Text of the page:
Later that month, Dr. Le Forestier, who fully followed his Hippocratic Oath by providing medial care to all who needed it, including refugees, Maquisards, and even German soldiers, decided to drive his car to a prison in Le Puy and talk the authorities into releasing two of his friends.
André said everything he could think of to try to stop him. His wife, Danielle, mother of his young children and medical assistant, pleaded with him not to go. But, he was determined.
He gave a ride to two Maquisards who said they didn’t have guns on them. They lied. When they arrived in the town square, the Maquisards hid their guns in his car and went to a café.
The guns were discovered and Dr. Le Forestier was arrested. Later, a major promised Danielle that her husband’s death sentence was commuted to deportation for medical work in Germany and that he would return safely to her.
On August 20, 1944, on the way to Germany, the train with Dr. Le Forestier and 120 other prisoners was redirected. They were told to get out of the train and go into an abandoned house.
Under the order of Klaus Barbie, the Butcher of Lyon, they were machine gunned until none were left standing.
Then the house was set ablaze. The screams of those who had not yet died of their wounds were heard by the whole town of Saint-Genis-Laual. The community put out the fire, searched for identifying personal effects, and buried the remains. Danielle confirmed the death of her husband via a metal button from his jacket.
A memorial park stands on the site.
The Yad Vashem awarded Dr. Robert Le Forestier and all the people of Le Chambon-sur-Lignon and the Surrounding Communities the Medal of the Righteous Among the Nations in 1988.
On September 3, 1944, Allied tanks arrived on the Plateau and drove through the town square of Le Chambon. One-hundred and twenty Germans soldier in Le Puy surrendered to the Maquis and were imprisoned in an old chateau.
With permission, André preached non-violence to the POW’s with an emphasis on repentance. He preached reconciliation to his parish in an attempt to thwart the revenge of the Marquis on the Germans and French collaborators.
André and his family eventually moved to Geneva. He and Magda worked towards non-violence at an international level throughout their lives.
After the war, young Pierre Sauvage immigrated with his parents to New York City. When he was 18 years old, his parents told him about his toddlerhood. Fascinated by the whole story of the people of Le Chambon and their amazing operation, he went back to the Haute Lori to create a documentary, Weapons of the Spirit, which includes interviews with many of the key figures.
Pierre Sauvage with Marie Brottles and Henir Heritier, 1990
I highly recommend “Weapons of the Spirit,” as well as the books listed below which will probably lead to other books, documentaries, and movies of that period (including Casablanca, one of the greatest movies of all times).
In solidarity with my cousins in faith, I offer this recipe for potato latkes. I chose it because my children were introduced to potato latkes by their school friends’ parents who taught them about Jewish customs. Plus, they requested it.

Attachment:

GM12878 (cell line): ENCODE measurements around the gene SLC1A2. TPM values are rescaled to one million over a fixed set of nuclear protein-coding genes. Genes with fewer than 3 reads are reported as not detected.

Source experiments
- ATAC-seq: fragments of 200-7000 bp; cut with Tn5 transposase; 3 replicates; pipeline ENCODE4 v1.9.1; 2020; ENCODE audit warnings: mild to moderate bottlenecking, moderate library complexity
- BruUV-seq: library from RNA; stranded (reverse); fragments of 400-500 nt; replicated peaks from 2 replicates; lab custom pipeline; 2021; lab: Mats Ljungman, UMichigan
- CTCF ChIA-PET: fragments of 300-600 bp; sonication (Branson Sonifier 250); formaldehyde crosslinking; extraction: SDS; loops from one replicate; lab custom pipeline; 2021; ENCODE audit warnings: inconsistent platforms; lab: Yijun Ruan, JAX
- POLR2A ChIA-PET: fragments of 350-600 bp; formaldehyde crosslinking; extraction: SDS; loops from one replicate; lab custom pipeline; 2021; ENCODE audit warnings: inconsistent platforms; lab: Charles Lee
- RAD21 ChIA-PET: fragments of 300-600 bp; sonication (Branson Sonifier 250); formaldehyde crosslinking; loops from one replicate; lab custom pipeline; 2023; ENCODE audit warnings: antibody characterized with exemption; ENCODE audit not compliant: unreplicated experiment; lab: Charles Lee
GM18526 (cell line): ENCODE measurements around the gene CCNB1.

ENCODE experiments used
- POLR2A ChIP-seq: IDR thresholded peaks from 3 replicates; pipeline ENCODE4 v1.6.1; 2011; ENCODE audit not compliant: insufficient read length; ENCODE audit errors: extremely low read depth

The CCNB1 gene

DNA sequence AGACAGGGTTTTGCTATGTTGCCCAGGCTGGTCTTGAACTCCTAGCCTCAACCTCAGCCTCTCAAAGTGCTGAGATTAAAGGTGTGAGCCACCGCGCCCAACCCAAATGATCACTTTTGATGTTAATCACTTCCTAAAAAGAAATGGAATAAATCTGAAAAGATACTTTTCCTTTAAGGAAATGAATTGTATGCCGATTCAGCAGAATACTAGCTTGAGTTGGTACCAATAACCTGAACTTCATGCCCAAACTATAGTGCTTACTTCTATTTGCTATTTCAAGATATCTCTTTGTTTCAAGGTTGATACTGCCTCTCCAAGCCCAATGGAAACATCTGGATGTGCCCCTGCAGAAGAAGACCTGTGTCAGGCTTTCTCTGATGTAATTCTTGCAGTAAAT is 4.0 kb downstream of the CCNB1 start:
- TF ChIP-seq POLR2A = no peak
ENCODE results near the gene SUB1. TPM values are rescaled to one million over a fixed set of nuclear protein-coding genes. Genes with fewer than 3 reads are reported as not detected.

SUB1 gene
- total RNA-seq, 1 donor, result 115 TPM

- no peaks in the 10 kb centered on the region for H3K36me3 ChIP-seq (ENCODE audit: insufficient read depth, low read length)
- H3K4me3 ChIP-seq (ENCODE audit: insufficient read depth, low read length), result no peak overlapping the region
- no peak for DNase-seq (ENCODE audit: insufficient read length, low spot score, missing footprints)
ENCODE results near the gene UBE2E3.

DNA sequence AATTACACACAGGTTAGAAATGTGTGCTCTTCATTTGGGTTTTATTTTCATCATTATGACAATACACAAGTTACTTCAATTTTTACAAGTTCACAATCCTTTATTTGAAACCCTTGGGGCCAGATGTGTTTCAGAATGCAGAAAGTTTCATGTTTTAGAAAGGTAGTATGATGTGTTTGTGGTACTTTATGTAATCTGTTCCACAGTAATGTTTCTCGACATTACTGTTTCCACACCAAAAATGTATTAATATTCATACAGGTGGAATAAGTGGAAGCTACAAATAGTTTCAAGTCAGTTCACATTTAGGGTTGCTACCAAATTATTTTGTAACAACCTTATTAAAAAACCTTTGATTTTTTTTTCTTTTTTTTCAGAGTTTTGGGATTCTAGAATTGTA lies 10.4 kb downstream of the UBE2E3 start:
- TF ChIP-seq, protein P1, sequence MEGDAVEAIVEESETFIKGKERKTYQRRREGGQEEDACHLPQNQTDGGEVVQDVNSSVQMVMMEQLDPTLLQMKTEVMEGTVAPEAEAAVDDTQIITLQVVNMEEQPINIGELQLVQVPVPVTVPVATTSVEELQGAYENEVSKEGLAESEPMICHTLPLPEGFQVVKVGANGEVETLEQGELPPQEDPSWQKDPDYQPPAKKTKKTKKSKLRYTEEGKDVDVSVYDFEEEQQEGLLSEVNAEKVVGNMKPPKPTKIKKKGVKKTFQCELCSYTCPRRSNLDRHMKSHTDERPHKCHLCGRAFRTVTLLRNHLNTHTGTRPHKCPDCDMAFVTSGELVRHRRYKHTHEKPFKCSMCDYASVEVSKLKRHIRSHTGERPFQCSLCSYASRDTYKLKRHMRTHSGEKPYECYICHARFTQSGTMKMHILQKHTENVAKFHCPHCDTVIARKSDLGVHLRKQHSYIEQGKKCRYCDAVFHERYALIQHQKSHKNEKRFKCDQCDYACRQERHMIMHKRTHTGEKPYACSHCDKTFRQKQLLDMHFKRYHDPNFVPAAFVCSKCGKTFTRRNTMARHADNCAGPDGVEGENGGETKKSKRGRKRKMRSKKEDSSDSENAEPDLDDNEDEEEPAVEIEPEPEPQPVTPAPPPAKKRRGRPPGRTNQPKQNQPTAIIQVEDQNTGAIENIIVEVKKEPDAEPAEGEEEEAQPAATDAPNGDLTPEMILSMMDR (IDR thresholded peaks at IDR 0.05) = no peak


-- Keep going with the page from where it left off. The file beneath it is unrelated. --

HELEN WALLERSTEIN’S POTATO LATKES
From RECIPES REMEMBERED: A CELEBRATION OF SURVIVAL by June Feiss Hersh
5 medium russet potatoes, peeled
1 medium or large onion, to taste
4 eggs, beaten
½ cup matzo meal
1 to 2 teaspoons salt
¼ to ½ teaspoon pepper
½ cup vegetable oil for frying
In a food process using the metal blade, or using a box grater, finely grate the potatoes. (Or shred them for more texture.) Place them in a colander, and squeeze out all the liquid.
Grate the onion, using the food processor pulse feature to capture any small chunks.
Stir the onion, eggs, matzo meal, salt and pepper into the potato mixture.
Heat 1/2-inch of oil in a non-stick skillet, over medium heat, until very hot (a drop of water should dance in the pan).
To test the seasonings before frying the entire batch, drop one tablespoon of the mixture into the hot oil, fry for several minutes on each side and drain on a paper towel. Taste the latke and add more salt or pepper if needed.
Drop a generous tablespoon of latke batter into the skillet and flatten the pancake with the back of a spatula. Turn the latkes over when the underside is nicely brown, about 3 to 5 minutes. Fry until golden on both sides. Drain on waiting paper towels.
Repeat this process adding more oil to the pan and a touch more matzo meal to the mixture if needed to absorb the excess liquid that will collect in the bowl.
Serve hot with sour cream, sugar, or applesauce. (My recipe for homemade applesauce can be found here.)
Options – Swap out a potato for a large carrot or zucchini, grated or shredded.
For More Info:
Weapons of the Spirit The Astonishing Story of a Unique Conspiracy of Goodness, a documentary created by Pierre Sauvage, born and protected in Le Chambon-sur-Lignon along with his parents during WWII
LEST INNOCENT BLOOD BE SHED: THE STORY OF THE VILLAGE OF LE CHAMBON AND HOW GOODNESS HAPPENED THERE by Philip Hallie
A PORTRAIT OF PACIFISTS: LE CHAMBON, THE HOLOCAUST, AND THE LIVES OF ANDRÉ & MAGDA TROCMÉ by Richard P. Unsworth
HIDDEN ON THE MOUNTAIN: STORIES OF CHILDREN SHELTERED FROM THE NAZIS IN LE CHAMBON by Deborah Durland DeSaix and Karen Gray Ruelle
RECIPES REMEMBERED: A CELEBRATION OF SURVIVAL – The remarkable stories and authentic recipes of Holocaust survivors by June Fiess Hersh.
March of the Living International – An annual educational program that studies the history of the Holocaust.
Irena Sendler – Rescuer of 2,500 Jewish children from the Holocaust. Another amazing Righteous Among the Nations.
(Originally posted on 5/19/2013 to Saints and Recipes on Blogger.)